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What is Codependency?

Updated: Aug 14, 2023

What is Codependency?

What is Codependency?

Codependency is a coping mechanism brought on, usually by a trauma response of not having your needs met in childhood. It involves reliance on others for validation, love and self-worth. It is also the difficulty of attuning to honouring one's own boundaries while often taking on others' needs before your own. Or it is manipulating others to feel secure. This can occur with a parent and child, partner to partner, friend to friend, or even co-worker and boss. It's a large spectrum, and the dynamics change over time.

It's essentially about getting all your needs met by this other person because, psychologically, you've had a problematic, neglectful, or abusive parent. As a result, you've had to work hard to get their love, and you're used to not getting their devotion. You may become a carer or may become very needy or clingy. Codependents may have lots of anxiety when they physically separate from their partner, causing separation anxiety that starts in childhood and is on a spectrum with Codependency later in life.

It's essential to highlight that many people think Codependency is just that clingy thing or think about it as putting others' needs before yourself. There are so many different facets and dynamics. However, the root is still the same: 'I'm going to change my behaviour, not honour my own needs to feel love and connection with someone else, even if it means rejecting them first, so I don't have to be abandoned.'

codependant tendencies

Relying on others for self-approval

Feeling responsible for others' thoughts, emotions, or actions

Struggling to define and maintain personal boundaries and inability to say No

Fear of abandonment


Making excessive and non-reciprocated sacrifices on behalf of our relationship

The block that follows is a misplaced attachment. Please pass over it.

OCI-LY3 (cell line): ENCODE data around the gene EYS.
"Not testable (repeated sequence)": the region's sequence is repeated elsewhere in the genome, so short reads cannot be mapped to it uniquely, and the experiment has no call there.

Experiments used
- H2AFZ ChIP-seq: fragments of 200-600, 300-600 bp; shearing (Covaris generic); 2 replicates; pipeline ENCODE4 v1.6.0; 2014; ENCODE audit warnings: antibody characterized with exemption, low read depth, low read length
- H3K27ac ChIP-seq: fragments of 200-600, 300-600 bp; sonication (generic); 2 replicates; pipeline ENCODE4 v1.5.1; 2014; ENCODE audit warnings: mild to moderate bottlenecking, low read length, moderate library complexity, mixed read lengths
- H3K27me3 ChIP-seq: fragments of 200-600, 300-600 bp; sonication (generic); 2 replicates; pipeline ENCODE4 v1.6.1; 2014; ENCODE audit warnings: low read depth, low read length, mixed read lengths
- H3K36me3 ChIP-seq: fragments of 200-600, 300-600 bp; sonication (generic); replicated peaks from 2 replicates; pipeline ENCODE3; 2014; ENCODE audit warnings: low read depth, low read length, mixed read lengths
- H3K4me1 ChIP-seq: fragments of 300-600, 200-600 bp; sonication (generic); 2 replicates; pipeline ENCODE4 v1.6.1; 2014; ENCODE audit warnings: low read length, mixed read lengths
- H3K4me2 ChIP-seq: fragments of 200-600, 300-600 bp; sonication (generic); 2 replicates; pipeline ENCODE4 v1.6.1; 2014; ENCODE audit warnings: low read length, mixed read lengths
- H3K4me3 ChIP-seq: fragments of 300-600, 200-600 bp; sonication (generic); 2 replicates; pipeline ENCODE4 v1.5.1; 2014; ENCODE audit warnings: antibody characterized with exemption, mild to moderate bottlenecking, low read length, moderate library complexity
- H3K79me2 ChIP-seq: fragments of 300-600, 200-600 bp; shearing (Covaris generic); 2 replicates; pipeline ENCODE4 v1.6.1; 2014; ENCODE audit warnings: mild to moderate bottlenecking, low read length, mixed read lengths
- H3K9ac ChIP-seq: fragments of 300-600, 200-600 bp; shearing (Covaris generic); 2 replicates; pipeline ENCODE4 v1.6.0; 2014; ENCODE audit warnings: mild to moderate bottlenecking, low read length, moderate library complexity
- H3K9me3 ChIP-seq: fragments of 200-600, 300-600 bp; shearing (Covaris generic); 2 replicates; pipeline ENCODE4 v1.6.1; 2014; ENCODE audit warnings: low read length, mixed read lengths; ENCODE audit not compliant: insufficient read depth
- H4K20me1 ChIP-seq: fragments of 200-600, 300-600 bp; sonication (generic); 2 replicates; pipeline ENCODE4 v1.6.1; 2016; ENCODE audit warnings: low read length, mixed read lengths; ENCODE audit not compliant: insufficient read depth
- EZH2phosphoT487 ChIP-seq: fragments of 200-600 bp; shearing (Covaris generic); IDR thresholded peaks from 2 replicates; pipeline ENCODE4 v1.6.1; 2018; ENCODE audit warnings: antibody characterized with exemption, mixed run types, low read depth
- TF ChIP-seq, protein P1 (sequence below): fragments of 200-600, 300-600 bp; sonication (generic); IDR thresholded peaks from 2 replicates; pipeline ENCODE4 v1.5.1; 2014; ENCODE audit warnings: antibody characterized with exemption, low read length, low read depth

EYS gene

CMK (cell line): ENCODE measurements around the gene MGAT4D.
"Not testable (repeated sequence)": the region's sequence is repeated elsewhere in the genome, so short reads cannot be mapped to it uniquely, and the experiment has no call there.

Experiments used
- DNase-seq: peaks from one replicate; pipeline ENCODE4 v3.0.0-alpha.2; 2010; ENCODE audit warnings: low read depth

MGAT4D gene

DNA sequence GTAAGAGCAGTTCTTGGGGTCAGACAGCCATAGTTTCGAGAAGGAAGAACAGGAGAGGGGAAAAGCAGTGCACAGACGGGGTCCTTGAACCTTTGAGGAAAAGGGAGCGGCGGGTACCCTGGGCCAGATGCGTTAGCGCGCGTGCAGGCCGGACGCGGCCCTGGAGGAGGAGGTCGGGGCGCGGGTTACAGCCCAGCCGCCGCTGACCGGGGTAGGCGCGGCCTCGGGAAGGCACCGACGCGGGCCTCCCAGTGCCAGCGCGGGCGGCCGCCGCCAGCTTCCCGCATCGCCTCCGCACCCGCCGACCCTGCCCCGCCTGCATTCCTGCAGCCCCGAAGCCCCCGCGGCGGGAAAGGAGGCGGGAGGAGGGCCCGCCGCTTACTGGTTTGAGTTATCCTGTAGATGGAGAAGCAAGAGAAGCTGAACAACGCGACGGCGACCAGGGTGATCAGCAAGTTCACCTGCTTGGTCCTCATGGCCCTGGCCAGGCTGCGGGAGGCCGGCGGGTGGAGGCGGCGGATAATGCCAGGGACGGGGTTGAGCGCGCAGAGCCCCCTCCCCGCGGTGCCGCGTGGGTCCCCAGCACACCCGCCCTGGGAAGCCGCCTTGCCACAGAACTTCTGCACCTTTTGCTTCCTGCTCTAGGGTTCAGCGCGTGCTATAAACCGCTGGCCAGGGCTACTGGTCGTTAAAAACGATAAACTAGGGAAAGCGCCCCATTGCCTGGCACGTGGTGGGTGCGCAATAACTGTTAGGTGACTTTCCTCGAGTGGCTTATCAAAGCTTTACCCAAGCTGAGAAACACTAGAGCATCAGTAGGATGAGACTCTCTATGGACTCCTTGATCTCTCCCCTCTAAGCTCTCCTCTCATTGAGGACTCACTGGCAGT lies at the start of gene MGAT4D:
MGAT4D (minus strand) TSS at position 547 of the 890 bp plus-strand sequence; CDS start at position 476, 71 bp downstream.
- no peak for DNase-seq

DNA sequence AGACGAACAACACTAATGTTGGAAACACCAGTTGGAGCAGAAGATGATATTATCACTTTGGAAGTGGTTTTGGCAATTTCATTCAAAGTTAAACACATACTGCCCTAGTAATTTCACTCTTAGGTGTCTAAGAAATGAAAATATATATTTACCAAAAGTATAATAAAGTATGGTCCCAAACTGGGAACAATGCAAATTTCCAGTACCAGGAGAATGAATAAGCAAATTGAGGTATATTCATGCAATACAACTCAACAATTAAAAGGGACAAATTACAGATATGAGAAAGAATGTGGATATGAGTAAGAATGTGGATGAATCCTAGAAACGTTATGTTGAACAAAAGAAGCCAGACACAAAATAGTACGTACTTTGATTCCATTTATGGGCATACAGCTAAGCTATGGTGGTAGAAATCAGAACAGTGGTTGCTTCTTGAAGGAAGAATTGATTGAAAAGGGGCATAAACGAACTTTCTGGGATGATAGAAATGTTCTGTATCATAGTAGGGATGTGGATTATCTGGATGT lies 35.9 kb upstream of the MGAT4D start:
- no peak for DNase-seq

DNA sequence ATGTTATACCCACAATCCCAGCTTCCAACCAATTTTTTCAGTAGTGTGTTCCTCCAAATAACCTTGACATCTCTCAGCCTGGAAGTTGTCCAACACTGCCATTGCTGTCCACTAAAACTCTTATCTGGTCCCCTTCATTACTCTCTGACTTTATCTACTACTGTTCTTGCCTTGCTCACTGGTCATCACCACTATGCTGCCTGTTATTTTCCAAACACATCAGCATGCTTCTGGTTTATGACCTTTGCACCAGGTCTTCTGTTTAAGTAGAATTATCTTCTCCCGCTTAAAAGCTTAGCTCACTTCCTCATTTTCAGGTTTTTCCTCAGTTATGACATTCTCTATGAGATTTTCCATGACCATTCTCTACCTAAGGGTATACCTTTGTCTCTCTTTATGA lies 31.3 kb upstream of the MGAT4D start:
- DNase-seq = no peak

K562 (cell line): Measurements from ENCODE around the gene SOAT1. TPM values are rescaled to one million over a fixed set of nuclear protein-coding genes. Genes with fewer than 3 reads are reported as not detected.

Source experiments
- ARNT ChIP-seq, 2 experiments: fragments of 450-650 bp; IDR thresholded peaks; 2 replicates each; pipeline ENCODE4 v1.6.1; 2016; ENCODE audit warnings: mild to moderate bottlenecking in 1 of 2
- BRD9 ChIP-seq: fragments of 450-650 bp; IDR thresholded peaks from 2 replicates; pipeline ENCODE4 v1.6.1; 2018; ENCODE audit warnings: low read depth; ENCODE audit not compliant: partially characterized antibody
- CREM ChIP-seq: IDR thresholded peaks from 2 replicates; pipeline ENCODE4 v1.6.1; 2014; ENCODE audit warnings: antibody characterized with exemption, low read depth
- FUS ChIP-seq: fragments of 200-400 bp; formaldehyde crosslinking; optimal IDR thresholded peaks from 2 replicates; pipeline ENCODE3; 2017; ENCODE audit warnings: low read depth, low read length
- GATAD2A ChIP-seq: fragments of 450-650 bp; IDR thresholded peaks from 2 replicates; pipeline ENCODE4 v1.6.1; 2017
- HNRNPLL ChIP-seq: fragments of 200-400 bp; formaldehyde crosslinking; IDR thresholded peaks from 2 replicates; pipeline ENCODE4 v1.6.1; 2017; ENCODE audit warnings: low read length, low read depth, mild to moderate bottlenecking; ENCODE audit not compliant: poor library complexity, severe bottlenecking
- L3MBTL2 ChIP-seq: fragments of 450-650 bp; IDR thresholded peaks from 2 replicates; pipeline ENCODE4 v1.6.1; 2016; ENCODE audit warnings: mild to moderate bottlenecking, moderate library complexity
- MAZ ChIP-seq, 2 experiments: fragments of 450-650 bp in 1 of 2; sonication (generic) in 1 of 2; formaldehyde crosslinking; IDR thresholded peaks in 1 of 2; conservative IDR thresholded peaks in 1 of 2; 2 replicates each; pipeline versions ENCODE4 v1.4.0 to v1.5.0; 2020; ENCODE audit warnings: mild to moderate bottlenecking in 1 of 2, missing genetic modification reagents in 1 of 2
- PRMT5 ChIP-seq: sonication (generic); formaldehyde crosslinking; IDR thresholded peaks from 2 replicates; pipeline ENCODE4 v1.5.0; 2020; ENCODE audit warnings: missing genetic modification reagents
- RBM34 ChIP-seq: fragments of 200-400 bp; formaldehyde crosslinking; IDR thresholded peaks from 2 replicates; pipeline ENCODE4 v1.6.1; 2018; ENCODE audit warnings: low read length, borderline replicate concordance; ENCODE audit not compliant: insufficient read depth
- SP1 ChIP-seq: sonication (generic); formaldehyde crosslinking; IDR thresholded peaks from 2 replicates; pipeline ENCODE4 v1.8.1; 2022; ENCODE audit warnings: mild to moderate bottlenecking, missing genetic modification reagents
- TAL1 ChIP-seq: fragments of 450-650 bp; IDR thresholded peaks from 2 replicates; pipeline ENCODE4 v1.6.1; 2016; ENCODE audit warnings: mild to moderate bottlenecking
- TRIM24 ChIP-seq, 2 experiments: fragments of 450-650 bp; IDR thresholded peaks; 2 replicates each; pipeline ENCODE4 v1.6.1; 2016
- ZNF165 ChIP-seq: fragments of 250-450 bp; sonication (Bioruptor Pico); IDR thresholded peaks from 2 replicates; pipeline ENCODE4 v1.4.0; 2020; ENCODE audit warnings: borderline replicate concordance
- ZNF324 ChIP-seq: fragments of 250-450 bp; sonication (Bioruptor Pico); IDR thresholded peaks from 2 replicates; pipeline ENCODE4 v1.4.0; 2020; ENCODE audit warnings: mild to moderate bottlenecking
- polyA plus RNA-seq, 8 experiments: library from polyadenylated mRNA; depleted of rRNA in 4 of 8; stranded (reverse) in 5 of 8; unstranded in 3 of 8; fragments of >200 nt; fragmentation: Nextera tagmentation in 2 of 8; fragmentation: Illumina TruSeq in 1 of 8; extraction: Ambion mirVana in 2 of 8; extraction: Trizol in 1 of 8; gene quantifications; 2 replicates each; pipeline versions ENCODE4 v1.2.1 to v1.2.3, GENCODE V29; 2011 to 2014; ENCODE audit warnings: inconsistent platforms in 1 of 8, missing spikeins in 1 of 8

Feeling inadequacy, low self-worth

People-pleasing and sacrificing personal needs to support the perceived desires of others

narcissistic parents create codependant children

Codependents are people who cannot live their own lives authentically. They live vicariously, have no real sense of their own identity and don't know who they are. They are like chameleons, taking their colours from their surroundings. Above all, they desperately want to be loved, needed and highly regarded.

They attempt to control and manipulate others by whatever means they can.

They can't say no, and they let others walk all over them. Codependents are people-pleasers, always putting others first at the expense of themselves. Initially, they may seem

highly caring, loving and self-sacrificing. But always, beneath the apparent saintliness, they seek to control others.

Codependents are relationship addicts who can come from all classes of society. Because codependents do not have a strong personal sense of identity, they possess little sense of self-worth.

Compulsive in everything they do, they rush headlong into relationships that inevitably go wrong. They may be obsessive workaholics or drinkers, hobbyists, or over-achievers. Like all compulsions, it's a progressive condition that will worsen unless addressed.

low self esteem


Overcoming Codependency can be challenging, but it is possible with the right strategies and support. Here are some methods that may be helpful:

- Self-awareness: The first step in overcoming Codependency is to become aware of your behaviour patterns and how they may contribute to your codependent tendencies. This may involve exploring your own feelings, beliefs, and values.

- Setting boundaries: Learning to set and enforce healthy boundaries is essential to overcoming Codependency. This may involve saying "no" to requests that are not in your best interest or limiting how much you are willing to give to others.

- Improving self-esteem: Working on core beliefs that you are enough and no longer seek approval and validation from others.

- Developing self-care practices: Taking care of your physical, emotional, and spiritual needs is integral to overcoming Codependency. This may involve developing a regular exercise routine, practising relaxation techniques, or engaging in activities that bring you joy.

- Seeking support: Overcoming Codependency often requires the support of others. This may involve seeking the help of a therapist or support group or reaching out to friends and family members who can provide emotional support.

- Learning to communicate effectively: Developing effective communication skills is essential to overcoming Codependency. This may involve learning to express your own needs and emotions.

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